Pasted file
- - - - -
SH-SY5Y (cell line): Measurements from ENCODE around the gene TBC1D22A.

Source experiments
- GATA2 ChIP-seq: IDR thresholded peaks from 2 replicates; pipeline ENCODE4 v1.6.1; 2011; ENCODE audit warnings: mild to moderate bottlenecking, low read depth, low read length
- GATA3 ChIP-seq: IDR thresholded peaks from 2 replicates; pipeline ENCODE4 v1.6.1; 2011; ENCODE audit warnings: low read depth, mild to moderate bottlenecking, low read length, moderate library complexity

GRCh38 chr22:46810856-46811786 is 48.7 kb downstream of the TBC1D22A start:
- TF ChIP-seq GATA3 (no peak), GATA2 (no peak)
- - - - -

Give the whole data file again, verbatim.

SH-SY5Y (cell line): Measurements from ENCODE around the gene TBC1D22A.

Source experiments
- GATA2 ChIP-seq: IDR thresholded peaks from 2 replicates; pipeline ENCODE4 v1.6.1; 2011; ENCODE audit warnings: mild to moderate bottlenecking, low read depth, low read length
- GATA3 ChIP-seq: IDR thresholded peaks from 2 replicates; pipeline ENCODE4 v1.6.1; 2011; ENCODE audit warnings: low read depth, mild to moderate bottlenecking, low read length, moderate library complexity

GRCh38 chr22:46810856-46811786 is 48.7 kb downstream of the TBC1D22A start:
- TF ChIP-seq GATA3 (no peak), GATA2 (no peak)